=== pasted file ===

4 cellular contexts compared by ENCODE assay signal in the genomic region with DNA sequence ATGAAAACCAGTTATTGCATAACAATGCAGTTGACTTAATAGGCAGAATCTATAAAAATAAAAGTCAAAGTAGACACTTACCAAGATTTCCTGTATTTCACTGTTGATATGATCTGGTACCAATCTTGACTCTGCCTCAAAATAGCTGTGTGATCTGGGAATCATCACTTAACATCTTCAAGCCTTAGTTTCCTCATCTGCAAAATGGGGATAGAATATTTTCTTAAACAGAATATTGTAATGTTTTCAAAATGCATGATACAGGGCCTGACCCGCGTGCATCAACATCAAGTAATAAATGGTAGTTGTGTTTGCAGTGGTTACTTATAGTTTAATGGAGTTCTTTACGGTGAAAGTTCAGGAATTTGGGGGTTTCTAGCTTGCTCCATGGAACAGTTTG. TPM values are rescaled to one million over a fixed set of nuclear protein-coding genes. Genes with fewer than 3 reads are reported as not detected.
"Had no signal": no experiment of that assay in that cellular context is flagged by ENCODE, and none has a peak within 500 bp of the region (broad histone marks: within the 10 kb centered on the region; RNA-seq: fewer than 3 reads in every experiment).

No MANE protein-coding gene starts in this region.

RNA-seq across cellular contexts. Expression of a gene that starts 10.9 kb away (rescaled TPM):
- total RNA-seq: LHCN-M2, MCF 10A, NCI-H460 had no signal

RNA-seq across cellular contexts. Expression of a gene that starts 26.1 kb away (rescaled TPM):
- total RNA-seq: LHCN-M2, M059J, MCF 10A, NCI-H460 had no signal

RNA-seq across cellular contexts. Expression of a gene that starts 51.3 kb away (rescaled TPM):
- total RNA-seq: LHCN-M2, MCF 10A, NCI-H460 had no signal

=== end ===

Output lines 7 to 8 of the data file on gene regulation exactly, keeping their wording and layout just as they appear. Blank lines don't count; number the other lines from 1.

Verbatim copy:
- total RNA-seq: LHCN-M2, M059J, MCF 10A, NCI-H460 had no signal

RNA-seq across cellular contexts. Expression of a gene that starts 51.3 kb away (rescaled TPM):